By Mark Hermeling
That is what embedded systems is all about: handling devices. An embedded software system has input devices and output devices and some amount of software running on operating systems, running on hardware that turn input into output. The trick is to handle the input in a fast an deterministic way and generate output in a fast and deterministic way. Determinism is important all the way through the system, from the device, to the hardware, to the operating system to the software running on the operating system.
Add virtualization to the picture and quickly understand that not all virtualization layers are created equal. Especially in the area of IT-virtualization the focus has been on abstraction of the physical environment, which includes devices. This means that often the software does not have access to the physical device, it has access to a device-driver inside the hypervisor that 'owns' the device.
And abstraction quickly impacts determinism and real-time aspects such as latency. A true embedded Hypervisor gives the system designer full control over how he wants to handle his devices such that the designer can minimize the impact in the areas where determinism is crucial for the embedded device.
A true embedded hypervisor (such as the Wind River Hypervisor) provides a device management infrastructure that provides multiple options as to the handling of devices:
The first and most simple option available is to partition. That is, given a set of devices, partition them between the virtual boards running on the processor. Say your hardware has 2 PCI busses and 2 virtual boards, give one PCI bus directly to each virtual board and assign the devices on the bus to the virtual board. Now you have a nicely partitioned system and the hypervisor does not need to intervene, hence there is absolutely no impact to the determinism in your system.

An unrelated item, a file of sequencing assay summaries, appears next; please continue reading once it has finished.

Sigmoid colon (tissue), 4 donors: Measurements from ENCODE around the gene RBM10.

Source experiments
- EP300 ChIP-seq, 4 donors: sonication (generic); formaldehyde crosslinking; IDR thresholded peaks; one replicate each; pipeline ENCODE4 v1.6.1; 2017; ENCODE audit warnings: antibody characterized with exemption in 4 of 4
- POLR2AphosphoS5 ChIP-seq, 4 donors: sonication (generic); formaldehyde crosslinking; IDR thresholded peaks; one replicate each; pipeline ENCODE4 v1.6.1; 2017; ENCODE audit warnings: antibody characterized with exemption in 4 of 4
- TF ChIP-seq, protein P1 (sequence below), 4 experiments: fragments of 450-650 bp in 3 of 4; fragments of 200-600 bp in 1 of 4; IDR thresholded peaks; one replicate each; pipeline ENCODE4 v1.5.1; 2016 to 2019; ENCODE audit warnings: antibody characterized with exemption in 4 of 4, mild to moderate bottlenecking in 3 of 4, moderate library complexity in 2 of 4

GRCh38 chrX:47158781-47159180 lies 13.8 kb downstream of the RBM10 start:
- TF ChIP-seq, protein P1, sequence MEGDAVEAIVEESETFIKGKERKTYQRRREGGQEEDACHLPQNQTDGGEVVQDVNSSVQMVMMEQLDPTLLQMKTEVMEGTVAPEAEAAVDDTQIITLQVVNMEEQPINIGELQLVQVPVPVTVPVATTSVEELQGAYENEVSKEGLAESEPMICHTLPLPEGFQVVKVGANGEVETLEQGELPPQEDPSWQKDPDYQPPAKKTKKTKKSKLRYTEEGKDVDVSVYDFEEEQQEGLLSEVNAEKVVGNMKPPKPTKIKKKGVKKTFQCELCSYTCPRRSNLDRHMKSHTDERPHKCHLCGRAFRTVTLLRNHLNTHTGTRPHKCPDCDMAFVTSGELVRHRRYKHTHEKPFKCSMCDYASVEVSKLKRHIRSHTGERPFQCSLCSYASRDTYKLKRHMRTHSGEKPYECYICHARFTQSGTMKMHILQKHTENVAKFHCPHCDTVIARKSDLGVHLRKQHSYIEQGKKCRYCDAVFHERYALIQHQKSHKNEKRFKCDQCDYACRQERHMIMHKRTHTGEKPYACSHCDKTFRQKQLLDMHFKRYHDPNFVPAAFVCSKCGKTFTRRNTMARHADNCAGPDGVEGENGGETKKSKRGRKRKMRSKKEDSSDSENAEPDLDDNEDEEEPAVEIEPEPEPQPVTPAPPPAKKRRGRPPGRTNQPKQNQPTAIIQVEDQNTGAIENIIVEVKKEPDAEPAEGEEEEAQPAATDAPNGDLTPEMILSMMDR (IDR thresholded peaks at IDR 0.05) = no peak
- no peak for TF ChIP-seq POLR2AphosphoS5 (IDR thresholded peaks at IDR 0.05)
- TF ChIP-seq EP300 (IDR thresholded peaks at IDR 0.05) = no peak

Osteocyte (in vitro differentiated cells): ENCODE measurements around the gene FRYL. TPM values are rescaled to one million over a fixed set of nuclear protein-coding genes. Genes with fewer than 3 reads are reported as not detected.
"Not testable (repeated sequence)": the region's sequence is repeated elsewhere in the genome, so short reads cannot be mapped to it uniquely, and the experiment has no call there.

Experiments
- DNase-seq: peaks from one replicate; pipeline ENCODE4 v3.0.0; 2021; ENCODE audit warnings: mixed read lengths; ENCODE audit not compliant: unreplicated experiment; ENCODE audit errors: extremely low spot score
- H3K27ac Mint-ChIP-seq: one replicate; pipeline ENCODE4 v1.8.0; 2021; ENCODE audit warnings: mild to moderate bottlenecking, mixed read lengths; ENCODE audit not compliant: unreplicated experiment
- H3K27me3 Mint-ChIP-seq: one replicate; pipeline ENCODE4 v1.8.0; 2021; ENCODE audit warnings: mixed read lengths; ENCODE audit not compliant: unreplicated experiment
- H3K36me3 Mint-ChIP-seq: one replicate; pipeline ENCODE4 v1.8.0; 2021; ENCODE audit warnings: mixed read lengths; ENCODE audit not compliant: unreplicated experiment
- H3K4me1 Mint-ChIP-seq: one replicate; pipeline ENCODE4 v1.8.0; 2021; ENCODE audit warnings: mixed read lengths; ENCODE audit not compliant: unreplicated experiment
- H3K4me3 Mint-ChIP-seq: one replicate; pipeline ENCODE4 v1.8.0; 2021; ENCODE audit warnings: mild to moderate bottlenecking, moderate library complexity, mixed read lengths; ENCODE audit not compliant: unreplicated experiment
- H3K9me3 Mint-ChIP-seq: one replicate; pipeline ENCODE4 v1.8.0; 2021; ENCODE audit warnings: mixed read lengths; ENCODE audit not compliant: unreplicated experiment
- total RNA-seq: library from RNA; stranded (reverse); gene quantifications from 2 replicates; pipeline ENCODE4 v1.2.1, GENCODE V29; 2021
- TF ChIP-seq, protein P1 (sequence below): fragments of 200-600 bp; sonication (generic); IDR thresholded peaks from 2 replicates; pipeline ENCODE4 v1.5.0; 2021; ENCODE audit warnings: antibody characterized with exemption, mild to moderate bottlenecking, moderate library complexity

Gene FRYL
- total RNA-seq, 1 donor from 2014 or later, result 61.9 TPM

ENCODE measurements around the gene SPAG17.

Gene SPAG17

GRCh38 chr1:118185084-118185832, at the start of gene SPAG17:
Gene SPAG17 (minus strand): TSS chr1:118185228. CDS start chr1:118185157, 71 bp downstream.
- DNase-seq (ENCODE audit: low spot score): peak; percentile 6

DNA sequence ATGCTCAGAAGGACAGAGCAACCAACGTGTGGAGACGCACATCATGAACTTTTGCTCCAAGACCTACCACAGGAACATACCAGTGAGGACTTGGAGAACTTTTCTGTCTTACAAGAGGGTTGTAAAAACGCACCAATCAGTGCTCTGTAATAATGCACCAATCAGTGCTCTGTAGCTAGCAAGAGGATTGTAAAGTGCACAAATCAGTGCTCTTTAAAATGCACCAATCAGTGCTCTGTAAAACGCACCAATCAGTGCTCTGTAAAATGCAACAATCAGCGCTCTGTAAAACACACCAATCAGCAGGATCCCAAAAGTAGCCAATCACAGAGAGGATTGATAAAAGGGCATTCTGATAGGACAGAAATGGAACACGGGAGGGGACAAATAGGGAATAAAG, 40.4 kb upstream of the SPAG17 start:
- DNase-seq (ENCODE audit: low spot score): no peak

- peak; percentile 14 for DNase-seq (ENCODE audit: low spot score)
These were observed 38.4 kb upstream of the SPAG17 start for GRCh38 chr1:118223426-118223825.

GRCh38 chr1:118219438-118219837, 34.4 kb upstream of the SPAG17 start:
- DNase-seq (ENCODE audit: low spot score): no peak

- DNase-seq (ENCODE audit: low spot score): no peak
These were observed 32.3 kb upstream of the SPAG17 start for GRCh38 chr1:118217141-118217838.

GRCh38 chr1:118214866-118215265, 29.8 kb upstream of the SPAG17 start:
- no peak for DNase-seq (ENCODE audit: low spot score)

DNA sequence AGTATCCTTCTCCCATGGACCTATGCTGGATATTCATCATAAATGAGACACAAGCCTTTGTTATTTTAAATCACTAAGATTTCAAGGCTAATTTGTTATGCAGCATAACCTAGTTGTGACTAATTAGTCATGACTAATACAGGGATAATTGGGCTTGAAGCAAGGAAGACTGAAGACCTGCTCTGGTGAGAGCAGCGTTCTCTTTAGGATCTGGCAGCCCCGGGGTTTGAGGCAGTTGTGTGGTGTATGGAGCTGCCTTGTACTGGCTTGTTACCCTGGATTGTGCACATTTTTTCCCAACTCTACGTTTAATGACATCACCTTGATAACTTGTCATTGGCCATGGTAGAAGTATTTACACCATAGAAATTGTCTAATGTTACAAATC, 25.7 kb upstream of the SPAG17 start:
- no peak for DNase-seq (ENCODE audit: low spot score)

The second option is to share, assign the device directly to one of the virtual boards and the operating system in that virtual board owns the device. The software in that virtual board has direct access to the device and hence no impact to the determinism. If another virtual board needs access to the device you can export it through a inter-board messaging protocol. The second virtual board has access, but it is slower and non-deterministic. If this is okay, then we have an easy solution.
The third option is to virtualize the driver into the hypervisor. This is where we are starting to add a layer of delegation into the device handling path, so we need to make sure we write the driver carefully, consider core-interaction in the design (driver running on core 1, virtual board that uses it on core 2, hence more inter-core communication) and make sure that we keep our worst-case execution times in check. We also have to consider multiple users (which is why we are using virtualization, if there was only a single user we could use partitioning) and how it impacts our performance.
Give your Wind River representative a call if you are planning your next generation of embedded system and he can help you design a way to include virtualization into your system without impacting the determinism you require.